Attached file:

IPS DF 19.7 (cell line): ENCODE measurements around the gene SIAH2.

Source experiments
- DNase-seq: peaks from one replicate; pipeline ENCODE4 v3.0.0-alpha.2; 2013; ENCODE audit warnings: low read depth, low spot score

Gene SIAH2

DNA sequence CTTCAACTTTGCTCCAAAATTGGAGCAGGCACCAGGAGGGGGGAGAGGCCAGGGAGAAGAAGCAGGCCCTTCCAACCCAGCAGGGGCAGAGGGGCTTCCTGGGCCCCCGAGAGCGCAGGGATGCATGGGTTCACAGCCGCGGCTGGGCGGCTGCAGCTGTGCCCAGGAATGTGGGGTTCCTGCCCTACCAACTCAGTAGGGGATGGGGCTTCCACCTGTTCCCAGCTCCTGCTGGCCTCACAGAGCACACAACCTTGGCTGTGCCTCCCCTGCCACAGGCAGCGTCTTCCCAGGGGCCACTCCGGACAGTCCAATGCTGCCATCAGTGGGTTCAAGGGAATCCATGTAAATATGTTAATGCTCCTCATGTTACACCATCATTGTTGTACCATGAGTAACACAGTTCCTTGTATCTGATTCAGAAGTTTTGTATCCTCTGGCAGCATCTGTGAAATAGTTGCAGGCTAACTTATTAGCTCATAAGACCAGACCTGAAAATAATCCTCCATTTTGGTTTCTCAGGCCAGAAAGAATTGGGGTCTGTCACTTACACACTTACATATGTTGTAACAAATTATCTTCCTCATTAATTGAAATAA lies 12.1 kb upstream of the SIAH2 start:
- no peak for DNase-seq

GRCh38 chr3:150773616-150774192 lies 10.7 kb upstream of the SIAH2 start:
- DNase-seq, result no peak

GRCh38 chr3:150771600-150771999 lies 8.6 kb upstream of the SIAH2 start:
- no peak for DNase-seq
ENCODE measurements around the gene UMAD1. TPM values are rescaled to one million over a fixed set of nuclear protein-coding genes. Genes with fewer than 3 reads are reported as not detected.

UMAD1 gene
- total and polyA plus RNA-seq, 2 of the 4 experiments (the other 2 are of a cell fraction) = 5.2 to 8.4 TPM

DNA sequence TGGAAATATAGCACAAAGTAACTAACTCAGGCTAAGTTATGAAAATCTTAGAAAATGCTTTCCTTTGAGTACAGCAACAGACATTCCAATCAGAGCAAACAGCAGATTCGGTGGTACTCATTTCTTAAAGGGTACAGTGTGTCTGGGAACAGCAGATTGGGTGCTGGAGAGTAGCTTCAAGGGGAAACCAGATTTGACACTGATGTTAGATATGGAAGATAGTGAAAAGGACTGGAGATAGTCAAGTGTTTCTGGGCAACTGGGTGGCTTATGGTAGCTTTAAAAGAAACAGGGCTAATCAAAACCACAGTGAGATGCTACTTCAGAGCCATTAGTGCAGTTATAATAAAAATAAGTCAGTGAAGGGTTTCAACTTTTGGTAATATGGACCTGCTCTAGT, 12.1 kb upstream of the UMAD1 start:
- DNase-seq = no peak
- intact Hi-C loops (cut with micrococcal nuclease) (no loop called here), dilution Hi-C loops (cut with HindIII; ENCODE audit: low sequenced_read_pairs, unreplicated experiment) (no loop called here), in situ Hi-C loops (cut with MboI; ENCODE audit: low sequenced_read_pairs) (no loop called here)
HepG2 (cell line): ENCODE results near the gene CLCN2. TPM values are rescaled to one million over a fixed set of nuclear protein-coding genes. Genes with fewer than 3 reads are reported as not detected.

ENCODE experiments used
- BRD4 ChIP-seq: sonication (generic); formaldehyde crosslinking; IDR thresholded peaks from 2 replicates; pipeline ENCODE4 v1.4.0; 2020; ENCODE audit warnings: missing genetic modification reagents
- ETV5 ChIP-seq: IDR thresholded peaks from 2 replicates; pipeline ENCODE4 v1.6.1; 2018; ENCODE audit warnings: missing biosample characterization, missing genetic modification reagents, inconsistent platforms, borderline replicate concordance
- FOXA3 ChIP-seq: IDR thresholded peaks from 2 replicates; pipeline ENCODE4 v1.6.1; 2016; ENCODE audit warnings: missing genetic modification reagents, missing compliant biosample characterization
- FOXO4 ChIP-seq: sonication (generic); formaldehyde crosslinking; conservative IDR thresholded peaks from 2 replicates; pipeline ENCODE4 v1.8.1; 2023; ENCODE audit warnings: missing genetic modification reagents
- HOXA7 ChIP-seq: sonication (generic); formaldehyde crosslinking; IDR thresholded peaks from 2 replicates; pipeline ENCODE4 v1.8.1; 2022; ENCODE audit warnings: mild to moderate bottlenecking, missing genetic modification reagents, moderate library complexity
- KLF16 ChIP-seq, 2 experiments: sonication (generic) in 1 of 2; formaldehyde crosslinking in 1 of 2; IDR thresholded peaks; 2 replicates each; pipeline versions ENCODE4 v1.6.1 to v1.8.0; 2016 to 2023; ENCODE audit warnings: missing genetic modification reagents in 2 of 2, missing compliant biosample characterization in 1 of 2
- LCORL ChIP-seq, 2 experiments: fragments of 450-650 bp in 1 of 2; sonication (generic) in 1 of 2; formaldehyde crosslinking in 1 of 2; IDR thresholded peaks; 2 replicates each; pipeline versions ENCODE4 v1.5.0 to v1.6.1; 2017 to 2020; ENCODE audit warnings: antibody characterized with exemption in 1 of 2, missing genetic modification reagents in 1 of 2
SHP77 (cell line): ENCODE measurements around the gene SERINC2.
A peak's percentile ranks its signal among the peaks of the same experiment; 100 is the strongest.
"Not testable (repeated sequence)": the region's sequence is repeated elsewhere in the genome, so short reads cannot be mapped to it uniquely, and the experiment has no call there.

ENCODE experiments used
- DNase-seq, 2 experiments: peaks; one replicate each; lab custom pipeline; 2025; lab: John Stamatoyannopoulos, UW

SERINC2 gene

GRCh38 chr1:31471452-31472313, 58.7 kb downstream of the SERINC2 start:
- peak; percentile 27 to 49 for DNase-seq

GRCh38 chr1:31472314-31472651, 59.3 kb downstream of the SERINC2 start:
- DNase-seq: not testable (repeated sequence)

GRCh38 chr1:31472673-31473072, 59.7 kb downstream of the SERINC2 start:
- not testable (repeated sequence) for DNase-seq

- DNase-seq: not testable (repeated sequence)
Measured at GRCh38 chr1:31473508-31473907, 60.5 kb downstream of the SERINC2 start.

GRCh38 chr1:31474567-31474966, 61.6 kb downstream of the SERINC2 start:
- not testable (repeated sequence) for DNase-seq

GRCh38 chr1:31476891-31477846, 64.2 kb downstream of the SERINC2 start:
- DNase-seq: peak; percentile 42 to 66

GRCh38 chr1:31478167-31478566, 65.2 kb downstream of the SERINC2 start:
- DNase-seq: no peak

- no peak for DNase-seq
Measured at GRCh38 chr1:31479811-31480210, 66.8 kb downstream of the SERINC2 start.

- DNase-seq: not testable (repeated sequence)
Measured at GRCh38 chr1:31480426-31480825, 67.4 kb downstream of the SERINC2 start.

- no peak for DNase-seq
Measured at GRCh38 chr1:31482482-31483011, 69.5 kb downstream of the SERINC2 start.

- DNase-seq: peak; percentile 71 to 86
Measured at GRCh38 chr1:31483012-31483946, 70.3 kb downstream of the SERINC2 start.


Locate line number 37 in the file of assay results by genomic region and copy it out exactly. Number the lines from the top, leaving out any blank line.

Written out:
- not testable (repeated sequence) for DNase-seq